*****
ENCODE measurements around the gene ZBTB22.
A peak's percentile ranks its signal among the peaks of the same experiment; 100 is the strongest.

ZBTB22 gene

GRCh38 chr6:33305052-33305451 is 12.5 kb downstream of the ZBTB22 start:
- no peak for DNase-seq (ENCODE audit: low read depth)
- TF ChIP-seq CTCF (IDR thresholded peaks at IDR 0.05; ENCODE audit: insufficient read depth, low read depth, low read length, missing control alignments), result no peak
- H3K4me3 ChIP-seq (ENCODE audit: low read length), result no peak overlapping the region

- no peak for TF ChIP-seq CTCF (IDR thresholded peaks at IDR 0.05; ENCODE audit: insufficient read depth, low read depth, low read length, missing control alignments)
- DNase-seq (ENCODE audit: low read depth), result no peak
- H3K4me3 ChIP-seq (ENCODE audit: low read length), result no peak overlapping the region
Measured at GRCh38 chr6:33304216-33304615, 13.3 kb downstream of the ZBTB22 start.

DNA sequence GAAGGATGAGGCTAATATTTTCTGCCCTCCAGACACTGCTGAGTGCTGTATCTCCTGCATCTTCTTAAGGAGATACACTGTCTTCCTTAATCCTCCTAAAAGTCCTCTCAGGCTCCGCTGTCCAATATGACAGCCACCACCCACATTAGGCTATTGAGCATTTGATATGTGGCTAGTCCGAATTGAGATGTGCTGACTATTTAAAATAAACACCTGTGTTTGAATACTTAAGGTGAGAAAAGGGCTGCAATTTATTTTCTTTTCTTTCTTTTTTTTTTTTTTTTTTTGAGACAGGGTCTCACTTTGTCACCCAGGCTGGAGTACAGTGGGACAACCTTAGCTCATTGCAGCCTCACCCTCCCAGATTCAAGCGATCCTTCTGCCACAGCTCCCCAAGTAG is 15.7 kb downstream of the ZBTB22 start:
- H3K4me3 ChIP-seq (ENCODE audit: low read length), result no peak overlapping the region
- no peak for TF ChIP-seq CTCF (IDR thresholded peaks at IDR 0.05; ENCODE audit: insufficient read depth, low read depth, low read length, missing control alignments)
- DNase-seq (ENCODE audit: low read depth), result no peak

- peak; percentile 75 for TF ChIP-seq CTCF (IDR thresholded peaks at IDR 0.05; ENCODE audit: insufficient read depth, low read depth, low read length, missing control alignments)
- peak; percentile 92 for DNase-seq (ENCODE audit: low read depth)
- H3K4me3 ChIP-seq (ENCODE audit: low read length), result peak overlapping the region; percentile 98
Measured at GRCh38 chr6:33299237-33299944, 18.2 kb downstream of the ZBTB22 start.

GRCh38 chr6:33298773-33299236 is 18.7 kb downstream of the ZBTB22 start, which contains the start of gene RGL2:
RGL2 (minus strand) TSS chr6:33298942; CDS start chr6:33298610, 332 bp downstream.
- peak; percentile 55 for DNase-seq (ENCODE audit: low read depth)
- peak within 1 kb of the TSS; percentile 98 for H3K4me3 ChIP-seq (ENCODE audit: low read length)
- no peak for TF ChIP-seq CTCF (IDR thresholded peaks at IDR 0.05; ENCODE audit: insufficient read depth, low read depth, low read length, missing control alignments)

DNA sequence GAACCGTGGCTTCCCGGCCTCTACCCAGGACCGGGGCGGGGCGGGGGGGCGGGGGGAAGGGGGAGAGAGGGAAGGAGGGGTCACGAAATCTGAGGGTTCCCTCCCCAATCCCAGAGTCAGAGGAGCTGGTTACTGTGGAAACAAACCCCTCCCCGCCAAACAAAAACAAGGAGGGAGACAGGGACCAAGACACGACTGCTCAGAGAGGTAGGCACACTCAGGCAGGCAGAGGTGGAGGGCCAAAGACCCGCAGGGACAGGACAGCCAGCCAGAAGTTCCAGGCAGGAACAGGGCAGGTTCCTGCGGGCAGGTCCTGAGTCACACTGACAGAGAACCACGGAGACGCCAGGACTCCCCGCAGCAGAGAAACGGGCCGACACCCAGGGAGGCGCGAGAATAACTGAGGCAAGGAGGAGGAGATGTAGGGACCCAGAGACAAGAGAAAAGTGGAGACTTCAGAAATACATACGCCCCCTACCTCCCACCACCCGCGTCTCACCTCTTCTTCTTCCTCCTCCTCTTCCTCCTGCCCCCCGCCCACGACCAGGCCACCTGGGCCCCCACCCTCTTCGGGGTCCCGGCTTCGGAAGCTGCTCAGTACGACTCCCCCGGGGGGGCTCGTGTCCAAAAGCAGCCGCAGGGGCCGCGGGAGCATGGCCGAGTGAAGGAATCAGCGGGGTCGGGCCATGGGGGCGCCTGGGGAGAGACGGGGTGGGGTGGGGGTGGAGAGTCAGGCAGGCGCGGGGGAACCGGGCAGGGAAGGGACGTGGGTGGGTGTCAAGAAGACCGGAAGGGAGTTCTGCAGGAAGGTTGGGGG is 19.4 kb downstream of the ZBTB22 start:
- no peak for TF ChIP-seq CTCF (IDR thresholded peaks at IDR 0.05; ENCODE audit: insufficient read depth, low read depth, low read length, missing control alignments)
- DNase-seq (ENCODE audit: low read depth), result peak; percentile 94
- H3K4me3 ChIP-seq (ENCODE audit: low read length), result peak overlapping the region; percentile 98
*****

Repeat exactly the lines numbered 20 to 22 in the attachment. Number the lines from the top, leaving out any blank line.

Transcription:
GRCh38 chr6:33298773-33299236 is 18.7 kb downstream of the ZBTB22 start, which contains the start of gene RGL2:
RGL2 (minus strand) TSS chr6:33298942; CDS start chr6:33298610, 332 bp downstream.
- peak; percentile 55 for DNase-seq (ENCODE audit: low read depth)